The problem with the project as such, shows through even more clearly in the case with Saint (Hagia) Sophia, but it is manifested in the fourth object included in the exhibition – the monumental Vasil Levski complex. However, while with Georgi Chapkanov’s sculptural solution we are witnessing a non transparent procedure for the selection of a project with specific artistic qualities, built with public funds in public space, in the project for the monumental complex near Svilengrad, dedicated to Vasil Levski - the Apostle of freedom, another nuance comes to the surface. The project for building the complex is a private initiative. It will be built with private funds on land that was donated by the Municipality of Svilengrad, following a vote by of the organizers on the Municipal Council’s decision. Following an internal competition of I Love Bulgaria Association, a choice of a project decision with specific artistic qualities was made – a decision for the erection of a monument to a historical figure. What are the regulatory mechanisms that may exercise control on such a private initiative? What are the legal leverages to impose certain aesthetic frames without restricting human rights and freedoms? Those are all questions whose answers are too complex and seemingly ambiguous.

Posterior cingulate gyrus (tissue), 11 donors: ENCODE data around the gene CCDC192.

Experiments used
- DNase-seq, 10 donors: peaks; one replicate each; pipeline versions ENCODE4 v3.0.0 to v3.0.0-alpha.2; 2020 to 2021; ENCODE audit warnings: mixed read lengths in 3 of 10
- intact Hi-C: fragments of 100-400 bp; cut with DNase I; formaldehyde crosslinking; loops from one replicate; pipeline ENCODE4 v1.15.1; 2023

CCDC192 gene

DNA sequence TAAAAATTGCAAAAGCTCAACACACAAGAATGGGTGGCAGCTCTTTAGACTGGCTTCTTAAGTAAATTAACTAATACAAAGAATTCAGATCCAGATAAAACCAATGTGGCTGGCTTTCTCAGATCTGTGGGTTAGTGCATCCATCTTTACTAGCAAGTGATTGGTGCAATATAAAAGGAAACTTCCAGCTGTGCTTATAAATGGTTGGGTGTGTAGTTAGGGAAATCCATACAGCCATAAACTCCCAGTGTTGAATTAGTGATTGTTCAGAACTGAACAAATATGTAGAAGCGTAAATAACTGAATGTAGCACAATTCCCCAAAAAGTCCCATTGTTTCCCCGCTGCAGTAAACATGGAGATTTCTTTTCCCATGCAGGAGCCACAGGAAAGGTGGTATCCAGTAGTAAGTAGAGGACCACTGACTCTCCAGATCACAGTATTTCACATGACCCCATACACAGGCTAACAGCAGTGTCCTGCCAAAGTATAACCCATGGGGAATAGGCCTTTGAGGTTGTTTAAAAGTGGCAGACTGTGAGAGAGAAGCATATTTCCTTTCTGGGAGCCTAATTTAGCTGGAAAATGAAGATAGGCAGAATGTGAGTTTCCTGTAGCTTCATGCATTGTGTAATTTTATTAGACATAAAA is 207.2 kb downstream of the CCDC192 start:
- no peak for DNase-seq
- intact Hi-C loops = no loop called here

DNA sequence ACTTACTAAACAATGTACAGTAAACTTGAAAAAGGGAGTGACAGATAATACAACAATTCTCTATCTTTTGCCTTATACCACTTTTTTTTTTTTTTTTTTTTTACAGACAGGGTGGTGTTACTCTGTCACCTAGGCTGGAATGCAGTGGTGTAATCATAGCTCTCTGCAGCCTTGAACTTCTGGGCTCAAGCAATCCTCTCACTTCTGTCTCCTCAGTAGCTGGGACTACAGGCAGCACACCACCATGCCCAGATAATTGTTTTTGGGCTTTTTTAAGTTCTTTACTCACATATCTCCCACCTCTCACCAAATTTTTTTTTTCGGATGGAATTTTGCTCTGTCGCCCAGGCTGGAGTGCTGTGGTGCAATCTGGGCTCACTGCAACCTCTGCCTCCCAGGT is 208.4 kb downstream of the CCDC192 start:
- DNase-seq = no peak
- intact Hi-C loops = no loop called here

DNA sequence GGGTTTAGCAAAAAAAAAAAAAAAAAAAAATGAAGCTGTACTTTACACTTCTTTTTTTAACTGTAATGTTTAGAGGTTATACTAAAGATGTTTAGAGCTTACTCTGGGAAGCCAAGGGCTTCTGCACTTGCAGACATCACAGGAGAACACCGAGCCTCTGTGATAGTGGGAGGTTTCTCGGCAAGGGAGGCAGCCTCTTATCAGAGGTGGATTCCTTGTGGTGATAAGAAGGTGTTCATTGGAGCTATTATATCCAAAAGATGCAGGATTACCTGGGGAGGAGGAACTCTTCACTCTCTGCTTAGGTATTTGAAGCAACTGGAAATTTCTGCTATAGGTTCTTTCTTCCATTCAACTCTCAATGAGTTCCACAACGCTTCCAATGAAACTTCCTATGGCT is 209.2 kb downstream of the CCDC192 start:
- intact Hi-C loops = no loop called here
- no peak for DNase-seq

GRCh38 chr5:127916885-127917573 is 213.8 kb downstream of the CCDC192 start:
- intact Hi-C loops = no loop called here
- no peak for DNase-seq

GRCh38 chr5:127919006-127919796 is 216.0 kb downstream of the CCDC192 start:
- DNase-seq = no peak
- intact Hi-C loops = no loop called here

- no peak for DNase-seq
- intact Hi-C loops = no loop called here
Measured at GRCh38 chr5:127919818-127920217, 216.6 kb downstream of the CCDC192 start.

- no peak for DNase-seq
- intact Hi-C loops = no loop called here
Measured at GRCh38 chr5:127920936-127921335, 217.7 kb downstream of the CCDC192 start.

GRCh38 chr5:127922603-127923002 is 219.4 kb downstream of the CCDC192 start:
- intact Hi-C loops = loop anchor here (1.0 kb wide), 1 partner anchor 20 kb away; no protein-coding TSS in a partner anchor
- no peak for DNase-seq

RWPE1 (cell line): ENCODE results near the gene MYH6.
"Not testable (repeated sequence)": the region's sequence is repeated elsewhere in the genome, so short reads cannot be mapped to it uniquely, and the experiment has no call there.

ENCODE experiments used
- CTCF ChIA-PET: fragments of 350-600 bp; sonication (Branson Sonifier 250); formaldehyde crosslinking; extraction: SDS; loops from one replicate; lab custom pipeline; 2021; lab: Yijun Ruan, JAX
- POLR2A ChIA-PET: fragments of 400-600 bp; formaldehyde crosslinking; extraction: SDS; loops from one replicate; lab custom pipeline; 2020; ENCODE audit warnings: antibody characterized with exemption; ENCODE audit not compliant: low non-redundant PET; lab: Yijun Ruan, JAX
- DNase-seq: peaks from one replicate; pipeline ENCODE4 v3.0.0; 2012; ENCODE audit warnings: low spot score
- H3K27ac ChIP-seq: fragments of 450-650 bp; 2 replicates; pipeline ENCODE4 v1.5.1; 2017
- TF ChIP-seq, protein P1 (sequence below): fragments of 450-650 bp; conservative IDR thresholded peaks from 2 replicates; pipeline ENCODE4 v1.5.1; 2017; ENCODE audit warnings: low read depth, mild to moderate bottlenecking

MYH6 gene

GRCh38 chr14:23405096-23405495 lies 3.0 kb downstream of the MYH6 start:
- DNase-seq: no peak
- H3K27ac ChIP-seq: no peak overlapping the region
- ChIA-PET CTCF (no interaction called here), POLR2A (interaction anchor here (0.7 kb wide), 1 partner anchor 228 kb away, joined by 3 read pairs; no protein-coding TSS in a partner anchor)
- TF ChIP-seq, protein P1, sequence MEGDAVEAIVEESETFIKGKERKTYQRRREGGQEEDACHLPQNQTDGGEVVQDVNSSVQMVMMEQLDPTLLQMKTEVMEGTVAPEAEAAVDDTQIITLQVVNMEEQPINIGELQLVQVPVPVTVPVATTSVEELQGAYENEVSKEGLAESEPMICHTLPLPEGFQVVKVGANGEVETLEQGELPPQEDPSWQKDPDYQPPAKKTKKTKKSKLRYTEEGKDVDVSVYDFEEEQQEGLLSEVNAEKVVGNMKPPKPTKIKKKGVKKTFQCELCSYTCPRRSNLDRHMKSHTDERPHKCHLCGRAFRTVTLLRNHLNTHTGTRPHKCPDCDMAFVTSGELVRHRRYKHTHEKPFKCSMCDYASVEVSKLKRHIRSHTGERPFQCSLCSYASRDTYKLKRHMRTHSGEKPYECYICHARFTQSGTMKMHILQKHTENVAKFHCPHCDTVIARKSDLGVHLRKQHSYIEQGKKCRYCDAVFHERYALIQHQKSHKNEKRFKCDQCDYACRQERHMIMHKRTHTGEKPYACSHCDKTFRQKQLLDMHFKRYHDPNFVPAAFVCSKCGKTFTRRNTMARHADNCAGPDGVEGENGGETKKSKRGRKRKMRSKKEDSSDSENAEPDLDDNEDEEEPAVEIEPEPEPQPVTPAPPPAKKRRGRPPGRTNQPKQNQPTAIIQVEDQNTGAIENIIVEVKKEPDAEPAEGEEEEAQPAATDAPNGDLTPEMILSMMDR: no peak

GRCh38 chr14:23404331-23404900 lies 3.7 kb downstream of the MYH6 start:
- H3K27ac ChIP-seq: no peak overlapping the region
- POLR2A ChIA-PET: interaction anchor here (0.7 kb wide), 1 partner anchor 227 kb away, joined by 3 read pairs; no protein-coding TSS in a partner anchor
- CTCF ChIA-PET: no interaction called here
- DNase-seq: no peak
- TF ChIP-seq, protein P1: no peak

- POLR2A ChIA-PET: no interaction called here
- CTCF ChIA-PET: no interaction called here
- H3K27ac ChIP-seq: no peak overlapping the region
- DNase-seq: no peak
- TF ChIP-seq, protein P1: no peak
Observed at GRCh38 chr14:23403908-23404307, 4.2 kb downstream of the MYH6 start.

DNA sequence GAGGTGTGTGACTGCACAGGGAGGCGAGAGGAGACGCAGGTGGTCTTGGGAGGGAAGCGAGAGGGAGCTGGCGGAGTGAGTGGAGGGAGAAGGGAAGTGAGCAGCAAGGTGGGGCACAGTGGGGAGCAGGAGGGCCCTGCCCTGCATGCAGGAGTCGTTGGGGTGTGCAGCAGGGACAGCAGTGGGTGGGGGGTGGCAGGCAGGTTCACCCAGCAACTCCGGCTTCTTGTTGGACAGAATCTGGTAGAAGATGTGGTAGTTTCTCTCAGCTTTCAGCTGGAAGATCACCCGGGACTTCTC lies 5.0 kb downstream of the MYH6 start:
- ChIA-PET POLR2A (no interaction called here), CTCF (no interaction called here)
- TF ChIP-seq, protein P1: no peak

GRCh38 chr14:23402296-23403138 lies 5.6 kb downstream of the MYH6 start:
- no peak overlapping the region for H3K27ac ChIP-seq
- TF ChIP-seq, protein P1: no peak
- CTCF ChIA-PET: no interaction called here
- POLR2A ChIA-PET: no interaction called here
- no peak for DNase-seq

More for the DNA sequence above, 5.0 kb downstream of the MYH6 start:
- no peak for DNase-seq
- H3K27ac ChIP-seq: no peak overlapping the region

It is exactly those issues, their "exposure" and placing them on the discussion agenda that

Of Monuments and Men reveals.
The exhibition includes photographs from the archives of the large-scale international project Atrium (Architecture of totalitarian regimes in the twentieth century urban governance), which features the National Institute of Immovable Cultural Heritage (NIINCH) and the documentary archive of 24 hours newspaper, the archive of Lost Bulgaria, the personal archive of Valentin Starchev Stavri Tserovski. All visual materials referring to project for the monumental complex Vasil Levski have been provided by the Association I LOVE BULGARIA.

Plamen Petrov